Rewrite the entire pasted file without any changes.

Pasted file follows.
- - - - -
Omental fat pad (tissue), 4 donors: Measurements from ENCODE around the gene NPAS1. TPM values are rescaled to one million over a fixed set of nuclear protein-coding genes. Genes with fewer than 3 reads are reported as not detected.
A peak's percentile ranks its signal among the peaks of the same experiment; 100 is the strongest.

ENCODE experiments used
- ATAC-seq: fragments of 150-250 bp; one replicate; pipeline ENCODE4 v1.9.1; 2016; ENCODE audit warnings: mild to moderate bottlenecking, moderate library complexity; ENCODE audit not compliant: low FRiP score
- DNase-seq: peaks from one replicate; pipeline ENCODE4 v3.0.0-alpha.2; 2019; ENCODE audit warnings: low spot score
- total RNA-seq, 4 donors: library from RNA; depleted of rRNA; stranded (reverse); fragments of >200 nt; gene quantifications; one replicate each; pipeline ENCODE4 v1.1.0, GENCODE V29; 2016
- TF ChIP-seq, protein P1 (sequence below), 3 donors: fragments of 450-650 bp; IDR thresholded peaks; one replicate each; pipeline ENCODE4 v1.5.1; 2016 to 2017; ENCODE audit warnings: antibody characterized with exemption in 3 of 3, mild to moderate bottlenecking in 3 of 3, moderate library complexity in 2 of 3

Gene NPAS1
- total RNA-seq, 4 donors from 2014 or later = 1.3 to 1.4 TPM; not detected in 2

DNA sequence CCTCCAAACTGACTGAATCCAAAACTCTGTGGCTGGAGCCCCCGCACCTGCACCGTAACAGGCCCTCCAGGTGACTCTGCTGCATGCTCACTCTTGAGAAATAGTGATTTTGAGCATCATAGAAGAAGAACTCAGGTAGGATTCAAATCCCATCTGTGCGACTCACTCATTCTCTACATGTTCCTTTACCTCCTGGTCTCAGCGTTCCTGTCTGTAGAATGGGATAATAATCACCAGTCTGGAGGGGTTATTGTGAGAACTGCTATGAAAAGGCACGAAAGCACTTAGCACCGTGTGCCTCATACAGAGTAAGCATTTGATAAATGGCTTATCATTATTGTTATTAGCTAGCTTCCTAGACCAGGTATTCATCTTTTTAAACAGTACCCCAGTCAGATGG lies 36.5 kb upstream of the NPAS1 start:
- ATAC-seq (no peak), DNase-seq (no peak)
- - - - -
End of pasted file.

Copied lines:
Omental fat pad (tissue), 4 donors: Measurements from ENCODE around the gene NPAS1. TPM values are rescaled to one million over a fixed set of nuclear protein-coding genes. Genes with fewer than 3 reads are reported as not detected.
A peak's percentile ranks its signal among the peaks of the same experiment; 100 is the strongest.

ENCODE experiments used
- ATAC-seq: fragments of 150-250 bp; one replicate; pipeline ENCODE4 v1.9.1; 2016; ENCODE audit warnings: mild to moderate bottlenecking, moderate library complexity; ENCODE audit not compliant: low FRiP score
- DNase-seq: peaks from one replicate; pipeline ENCODE4 v3.0.0-alpha.2; 2019; ENCODE audit warnings: low spot score
- total RNA-seq, 4 donors: library from RNA; depleted of rRNA; stranded (reverse); fragments of >200 nt; gene quantifications; one replicate each; pipeline ENCODE4 v1.1.0, GENCODE V29; 2016
- TF ChIP-seq, protein P1 (sequence below), 3 donors: fragments of 450-650 bp; IDR thresholded peaks; one replicate each; pipeline ENCODE4 v1.5.1; 2016 to 2017; ENCODE audit warnings: antibody characterized with exemption in 3 of 3, mild to moderate bottlenecking in 3 of 3, moderate library complexity in 2 of 3

Gene NPAS1
- total RNA-seq, 4 donors from 2014 or later = 1.3 to 1.4 TPM; not detected in 2

DNA sequence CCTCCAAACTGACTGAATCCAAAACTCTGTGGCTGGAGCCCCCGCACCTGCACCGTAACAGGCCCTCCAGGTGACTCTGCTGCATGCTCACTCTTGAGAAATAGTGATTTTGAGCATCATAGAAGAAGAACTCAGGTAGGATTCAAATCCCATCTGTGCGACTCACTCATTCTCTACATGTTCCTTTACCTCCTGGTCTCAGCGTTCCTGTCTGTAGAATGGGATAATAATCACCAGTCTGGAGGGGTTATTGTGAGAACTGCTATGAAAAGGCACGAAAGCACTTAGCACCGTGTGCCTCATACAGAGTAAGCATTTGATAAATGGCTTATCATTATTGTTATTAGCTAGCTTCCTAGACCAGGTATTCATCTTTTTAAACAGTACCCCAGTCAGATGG lies 36.5 kb upstream of the NPAS1 start:
- ATAC-seq (no peak), DNase-seq (no peak)